When their flight lands in Canada, the returnees are subjected to secondary customs screening and possibly police detention.
“HRRs can pose a significant threat to the national security of Canada,” an RCMP document said.
But it also listed the challenges involved in terrorism investigations: the “international nature of activities and targets”; “sharing information among partner agencies”; the “conundrum” of turning intelligence into evidence; and the reality that some terrorists “do not fear prosecution or death.”
Assuming criminal charges are not possible, police may try to obtain a peace bond from the courts to restrict their behaviour and limit their ability to go online.
But sometimes the best the RCMP can do is send an intervention team. The intervention teams can “engage with the returnee and the returnee’s family to open up dialogue with the individual and to help support the returnee’s disengagement from their radical ideology and past behavior,” it said.
“Moving forward, we must continue to work to identify how to best address returnees,” read the briefing note to the minister. “While they may have engaged in terrorism abroad and broken the law, not all returnees continue to post a threat — they may now be disillusioned with the cause.”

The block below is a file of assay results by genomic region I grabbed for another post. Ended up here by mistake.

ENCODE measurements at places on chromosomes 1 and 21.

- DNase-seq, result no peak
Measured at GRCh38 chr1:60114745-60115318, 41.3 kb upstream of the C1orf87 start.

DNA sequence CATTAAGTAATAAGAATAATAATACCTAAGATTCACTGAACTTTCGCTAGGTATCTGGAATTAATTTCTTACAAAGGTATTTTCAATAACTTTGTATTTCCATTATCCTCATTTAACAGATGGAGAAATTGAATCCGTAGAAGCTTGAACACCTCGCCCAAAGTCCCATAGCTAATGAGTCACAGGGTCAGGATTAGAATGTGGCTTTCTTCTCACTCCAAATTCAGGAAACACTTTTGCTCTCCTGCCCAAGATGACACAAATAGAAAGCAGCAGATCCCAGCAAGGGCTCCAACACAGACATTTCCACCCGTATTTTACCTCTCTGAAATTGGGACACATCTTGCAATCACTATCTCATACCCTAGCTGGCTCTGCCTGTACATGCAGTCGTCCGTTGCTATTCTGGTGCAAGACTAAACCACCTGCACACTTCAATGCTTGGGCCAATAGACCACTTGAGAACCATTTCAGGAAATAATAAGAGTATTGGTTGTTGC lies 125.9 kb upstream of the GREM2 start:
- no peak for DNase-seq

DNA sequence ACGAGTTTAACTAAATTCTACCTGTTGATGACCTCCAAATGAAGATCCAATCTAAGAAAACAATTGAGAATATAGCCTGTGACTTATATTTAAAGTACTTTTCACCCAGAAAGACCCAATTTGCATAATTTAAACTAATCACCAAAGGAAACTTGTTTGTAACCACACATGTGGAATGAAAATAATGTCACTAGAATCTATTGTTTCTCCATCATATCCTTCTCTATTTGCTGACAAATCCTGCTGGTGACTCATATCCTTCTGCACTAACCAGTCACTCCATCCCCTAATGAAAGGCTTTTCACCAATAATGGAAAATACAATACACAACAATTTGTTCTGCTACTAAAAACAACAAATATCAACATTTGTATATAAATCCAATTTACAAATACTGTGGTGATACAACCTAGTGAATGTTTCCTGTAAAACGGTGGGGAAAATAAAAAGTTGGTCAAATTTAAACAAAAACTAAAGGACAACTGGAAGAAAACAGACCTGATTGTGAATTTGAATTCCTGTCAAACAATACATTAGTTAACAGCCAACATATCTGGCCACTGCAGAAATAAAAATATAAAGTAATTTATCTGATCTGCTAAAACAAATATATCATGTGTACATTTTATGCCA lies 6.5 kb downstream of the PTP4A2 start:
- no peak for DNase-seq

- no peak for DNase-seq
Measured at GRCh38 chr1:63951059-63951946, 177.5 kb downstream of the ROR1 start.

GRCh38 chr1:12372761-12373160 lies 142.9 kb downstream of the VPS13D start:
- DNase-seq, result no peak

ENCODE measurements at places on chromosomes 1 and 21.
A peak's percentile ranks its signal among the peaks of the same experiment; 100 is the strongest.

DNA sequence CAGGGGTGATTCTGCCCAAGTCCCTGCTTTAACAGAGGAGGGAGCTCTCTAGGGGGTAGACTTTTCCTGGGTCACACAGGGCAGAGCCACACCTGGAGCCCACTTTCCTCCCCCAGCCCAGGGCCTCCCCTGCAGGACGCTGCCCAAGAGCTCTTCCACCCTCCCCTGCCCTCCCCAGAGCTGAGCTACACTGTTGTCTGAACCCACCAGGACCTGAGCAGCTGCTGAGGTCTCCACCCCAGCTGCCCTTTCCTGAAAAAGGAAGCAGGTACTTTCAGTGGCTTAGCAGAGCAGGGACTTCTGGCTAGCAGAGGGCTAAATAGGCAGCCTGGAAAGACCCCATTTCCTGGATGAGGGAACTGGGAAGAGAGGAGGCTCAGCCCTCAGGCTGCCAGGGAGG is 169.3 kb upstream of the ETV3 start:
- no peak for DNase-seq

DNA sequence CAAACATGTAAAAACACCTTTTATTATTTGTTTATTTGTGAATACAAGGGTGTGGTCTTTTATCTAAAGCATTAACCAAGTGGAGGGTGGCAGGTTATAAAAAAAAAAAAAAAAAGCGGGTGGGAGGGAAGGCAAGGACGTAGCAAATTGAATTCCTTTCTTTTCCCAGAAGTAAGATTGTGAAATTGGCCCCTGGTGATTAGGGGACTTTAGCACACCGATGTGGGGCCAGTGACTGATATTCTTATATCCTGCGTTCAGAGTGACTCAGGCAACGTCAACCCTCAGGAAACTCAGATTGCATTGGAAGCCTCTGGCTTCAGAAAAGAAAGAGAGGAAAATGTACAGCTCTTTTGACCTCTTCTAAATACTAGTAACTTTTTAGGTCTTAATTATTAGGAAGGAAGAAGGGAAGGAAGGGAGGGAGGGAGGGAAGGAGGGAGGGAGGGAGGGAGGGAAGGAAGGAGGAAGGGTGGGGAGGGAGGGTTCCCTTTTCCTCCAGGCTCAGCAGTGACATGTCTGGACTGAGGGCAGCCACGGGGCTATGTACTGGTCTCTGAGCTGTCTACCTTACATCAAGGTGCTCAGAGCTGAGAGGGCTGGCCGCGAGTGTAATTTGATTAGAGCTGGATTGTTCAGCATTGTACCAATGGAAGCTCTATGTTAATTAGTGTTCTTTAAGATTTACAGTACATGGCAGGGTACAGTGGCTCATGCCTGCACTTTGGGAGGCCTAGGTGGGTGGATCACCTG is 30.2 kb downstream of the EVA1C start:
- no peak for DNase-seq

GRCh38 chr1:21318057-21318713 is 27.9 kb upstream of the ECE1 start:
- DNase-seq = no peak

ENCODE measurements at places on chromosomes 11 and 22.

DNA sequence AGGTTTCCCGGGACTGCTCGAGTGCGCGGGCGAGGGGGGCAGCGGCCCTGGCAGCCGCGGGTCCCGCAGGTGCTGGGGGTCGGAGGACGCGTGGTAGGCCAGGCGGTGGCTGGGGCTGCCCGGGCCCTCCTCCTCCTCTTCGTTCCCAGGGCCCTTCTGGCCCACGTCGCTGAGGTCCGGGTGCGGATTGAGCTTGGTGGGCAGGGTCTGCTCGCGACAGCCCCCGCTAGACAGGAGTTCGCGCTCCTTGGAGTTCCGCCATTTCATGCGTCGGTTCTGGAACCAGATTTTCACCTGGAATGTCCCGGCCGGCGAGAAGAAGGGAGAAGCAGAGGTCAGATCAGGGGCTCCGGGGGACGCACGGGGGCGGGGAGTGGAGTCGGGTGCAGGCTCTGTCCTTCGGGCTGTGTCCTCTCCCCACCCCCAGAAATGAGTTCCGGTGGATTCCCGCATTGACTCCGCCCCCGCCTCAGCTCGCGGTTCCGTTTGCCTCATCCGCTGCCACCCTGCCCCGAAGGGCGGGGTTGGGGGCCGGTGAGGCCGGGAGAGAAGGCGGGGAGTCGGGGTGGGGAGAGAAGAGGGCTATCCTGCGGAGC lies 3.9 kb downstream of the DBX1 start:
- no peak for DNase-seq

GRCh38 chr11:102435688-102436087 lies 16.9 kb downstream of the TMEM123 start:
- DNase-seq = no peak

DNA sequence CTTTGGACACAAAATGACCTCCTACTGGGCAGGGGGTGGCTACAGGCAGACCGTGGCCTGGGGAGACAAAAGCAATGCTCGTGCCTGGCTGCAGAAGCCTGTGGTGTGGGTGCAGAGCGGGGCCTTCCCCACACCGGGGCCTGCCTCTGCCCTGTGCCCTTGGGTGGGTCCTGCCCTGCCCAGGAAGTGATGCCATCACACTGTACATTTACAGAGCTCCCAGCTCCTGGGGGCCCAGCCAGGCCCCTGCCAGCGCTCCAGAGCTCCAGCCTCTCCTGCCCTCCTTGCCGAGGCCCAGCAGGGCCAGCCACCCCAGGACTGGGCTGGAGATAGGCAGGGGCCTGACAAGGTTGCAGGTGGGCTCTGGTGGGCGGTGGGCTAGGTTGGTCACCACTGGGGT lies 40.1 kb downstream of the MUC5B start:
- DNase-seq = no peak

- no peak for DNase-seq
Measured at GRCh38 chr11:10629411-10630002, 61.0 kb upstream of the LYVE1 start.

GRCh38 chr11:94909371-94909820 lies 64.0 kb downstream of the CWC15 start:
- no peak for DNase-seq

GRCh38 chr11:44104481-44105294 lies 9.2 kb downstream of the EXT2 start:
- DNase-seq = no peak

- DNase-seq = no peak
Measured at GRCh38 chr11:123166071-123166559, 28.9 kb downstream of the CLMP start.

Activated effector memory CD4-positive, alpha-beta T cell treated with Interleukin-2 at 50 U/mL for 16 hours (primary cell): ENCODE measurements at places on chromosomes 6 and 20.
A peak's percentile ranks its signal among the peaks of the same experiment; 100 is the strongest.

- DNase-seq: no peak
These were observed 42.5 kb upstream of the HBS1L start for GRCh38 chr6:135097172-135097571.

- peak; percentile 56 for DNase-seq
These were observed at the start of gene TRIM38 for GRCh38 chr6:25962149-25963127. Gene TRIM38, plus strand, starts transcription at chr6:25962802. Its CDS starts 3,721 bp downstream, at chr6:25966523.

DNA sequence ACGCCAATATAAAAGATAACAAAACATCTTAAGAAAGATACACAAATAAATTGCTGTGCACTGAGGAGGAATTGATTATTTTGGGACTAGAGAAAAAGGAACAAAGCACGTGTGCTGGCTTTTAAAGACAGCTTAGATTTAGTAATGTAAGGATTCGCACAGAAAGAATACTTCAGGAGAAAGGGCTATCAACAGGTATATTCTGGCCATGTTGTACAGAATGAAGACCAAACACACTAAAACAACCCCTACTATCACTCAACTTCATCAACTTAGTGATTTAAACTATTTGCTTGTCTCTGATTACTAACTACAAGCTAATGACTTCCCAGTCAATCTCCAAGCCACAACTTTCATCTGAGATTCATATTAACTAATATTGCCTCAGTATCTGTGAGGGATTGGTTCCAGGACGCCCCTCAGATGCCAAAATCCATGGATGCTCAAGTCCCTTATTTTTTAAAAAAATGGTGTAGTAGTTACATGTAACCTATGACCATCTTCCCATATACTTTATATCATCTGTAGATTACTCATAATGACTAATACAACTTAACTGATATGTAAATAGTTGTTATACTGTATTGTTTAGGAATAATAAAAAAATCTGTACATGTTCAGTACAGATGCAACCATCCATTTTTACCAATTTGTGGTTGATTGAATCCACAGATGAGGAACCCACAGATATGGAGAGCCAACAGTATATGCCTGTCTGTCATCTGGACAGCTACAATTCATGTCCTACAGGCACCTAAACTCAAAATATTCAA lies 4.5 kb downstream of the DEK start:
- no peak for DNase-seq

“The government of Canada must focus its investigative resources on those that continue to post a threat to Canada, and leverage efforts such as CRV to work with those who may no longer be interested in violence.”
Foreign fighter researcher Professor Amarnath Amarasingam said 21 Canadians who had gone to Syria and Iraq were known to have died and 16 had come back — a number that includes those turned back in countries like Turkey before they ever made it to a war zone.
Only two to three returnees actually served in ISIS, he said. “Another six to seven joined other militant and rebel groups in Syria, and the remainder got caught on their way into Syria and didn’t even cross over,” said Amarasingam, a Senior Research Fellow at the Institute for Strategic Dialogue.